How to Give Bones to Your Dog Safely
With all the contradictory information about feeding bones to your dog, it’s essential to get your facts right to do it safely. If you are well-informed and follow these few simple rules, you should be able to find your way around giving bones to your dog correctly.
Step one: Find the right bone size and type of bone for your dog
One of the most important steps is finding the right bone size for your dog. A good rule of thumb is getting a bone the size of your dog’s head or bigger. The bone should be far too big for a dog to swallow and cause a choking hazard or an intestinal blockage.
Hard marrow bones from a cow are the best for puppies, as it is much tougher for them to wear down and ingest too much calcium and minerals. The marrow in the bone is also fun for them to try to lick out and has many healthy nutrients.
Keep in mind that the marrow is key here because chewing on something extremely hard, such as marrow bone, can cause teeth to break and splinter. This can lead to abscesses and infections.
Spongy femur bones remove more plaque and are better for dental hygiene. These are more suited to older dogs as it doesn’t wear down their teeth as much due to being softer. However, a dog will ingest more of this softer bone.
Step 2: Supervise your dog while they chew
All bones are choking hazards if they break apart. For this reason, you should monitor bone deterioration and take the bone away from your dog as soon as the size gets too small. Watching your dog closely as they chew also ensures that they don’t exceed the recommended 15 minutes of chew time.
Step 3: Give your dog the bone after they have eaten
A ravenous dog is more likely to swallow whole chunks of broken bone which can cause intestinal blockage. On the other hand, a satiated dog will simply enjoy the sensation of chewing, which reduces the risk of swallowing bits of bone.
Step 4: Stick to the recommended frequency
Dog owners frequently ask if dogs can chew bones too much, and the answer is yes. It might sound counter-productive to limit the intake of such a beneficial product, but too much of anything is a bad thing.
Make sure you stick to 15 minutes of chewing every day.
Anything more can cause bruising of the gums, leading to mouth diseases if left untreated. It is not okay to let your dog chew on bones for hours. It wears down their teeth, and too much-digested bone can cause health issues.
If your dog still needs something to occupy them, consider giving them filled frozen Kongs or softer chew toys.
Step 5: Practice good hygiene
Finally, remember you are dealing with a raw animal product that can carry pathogens. Be sure to only buy fresh cow or large venison bones from a reliable source.
Freeze any extra bones immediately. You can thaw them out overnight. Make sure bones are not old and don’t have any bad smell. Do not let them touch any surfaces they can contaminate.
Tip: always make sure your dog’s deworming schedule is up to date, especially if they have access to raw meat products.
Frequently Asked Questions (FAQ’S)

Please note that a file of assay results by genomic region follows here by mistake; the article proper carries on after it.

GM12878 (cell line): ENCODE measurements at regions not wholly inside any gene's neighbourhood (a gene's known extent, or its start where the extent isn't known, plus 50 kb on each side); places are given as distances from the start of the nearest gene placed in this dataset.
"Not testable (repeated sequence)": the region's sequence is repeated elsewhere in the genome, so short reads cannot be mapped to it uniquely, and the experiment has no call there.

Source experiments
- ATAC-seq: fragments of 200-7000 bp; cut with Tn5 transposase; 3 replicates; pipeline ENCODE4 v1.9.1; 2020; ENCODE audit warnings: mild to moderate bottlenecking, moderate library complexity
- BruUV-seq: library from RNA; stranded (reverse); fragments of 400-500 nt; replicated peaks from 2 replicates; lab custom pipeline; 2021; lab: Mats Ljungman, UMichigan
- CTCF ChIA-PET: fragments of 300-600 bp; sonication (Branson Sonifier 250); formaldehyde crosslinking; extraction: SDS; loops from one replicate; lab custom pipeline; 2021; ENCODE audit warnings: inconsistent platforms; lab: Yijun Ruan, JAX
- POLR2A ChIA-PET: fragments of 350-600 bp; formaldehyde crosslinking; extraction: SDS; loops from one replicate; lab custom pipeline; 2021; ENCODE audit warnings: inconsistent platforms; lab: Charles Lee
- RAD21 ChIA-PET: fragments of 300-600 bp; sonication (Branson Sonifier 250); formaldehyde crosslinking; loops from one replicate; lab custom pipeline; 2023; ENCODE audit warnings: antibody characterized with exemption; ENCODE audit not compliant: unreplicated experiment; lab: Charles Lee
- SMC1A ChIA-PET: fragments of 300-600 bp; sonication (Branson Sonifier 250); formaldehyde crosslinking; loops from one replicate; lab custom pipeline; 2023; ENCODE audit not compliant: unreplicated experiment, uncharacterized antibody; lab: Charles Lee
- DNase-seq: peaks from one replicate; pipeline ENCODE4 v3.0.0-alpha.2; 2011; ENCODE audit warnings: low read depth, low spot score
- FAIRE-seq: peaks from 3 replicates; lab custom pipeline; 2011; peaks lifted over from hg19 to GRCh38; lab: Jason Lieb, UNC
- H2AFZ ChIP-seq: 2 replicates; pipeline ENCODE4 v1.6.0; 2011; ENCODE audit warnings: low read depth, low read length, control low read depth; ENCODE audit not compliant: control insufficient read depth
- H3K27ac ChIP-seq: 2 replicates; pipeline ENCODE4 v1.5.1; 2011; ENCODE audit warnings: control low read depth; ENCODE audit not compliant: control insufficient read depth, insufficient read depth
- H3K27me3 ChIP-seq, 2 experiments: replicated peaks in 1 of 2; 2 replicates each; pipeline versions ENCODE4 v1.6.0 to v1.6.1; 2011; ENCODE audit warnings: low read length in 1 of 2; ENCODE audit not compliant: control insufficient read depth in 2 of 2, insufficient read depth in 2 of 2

Can you give a dog a bone every day?
It’s best not to give a dog a bone every day. Giving your dog a bone every day is harsh to the teeth and could cause them to break. It also wears the teeth down over time and can cause an oversupply of calcium and phosphorus in their diet. It is recommended to give your dog bones two times a week for oral hygiene and mental stimulation.
Make sure to brush your dog’s teeth also and not only rely on bones for their dental health.
How long can your dog chew on an antler?
Antlers are long-lasting treats that can be given to your dog for 15 minutes at a time. Like marrow bones, antlers are extremely hard and can either splinter or break your puppy’s teeth. So keep an eye on them while they are busy with antlers and swap for a puzzle toy or treat when their time is up.
How long should your dog chew a rawhide bone?
A Chihuahua may take a lot longer than a Pit Bull to gnaw a rawhide into a state where it can be swallowed. So if your dog has powerful jaws, allow them about 10 minutes before swapping it out. If you have a smaller dog that isn’t in danger of wearing it down and swallowing a large chunk, you can leave them with it for up to 30 minutes.
Rawhide bones have the benefit of not being as hard on the teeth as bones are. However, they are typically bleached. If a dog swallows too much rawhide, it can cause intestinal blockage or gastrointestinal problems. Limit their time on a rawhide according to how fast they are able to soften and swallow it.
How long should your dog chew marrow bone?
A dog should spend no more than 15 minutes on a marrow bone. The chewing shouldn’t happen every day either; twice a week is enough. Marrow bones have many benefits, but they are extremely hard on a dog’s teeth and can damage the teeth.
Chewing the right bones is good for your dog as it cleans their teeth, keeps them busy, and is an experience they enjoy. However, it’s vital to supervise your dog when they eat bones and make sure they do it for no more than 15 minutes at a time.
Always choose safe, large bones, and when it’s time to remove them, swap the bone out for something else your dog enjoys, like a treat or toy.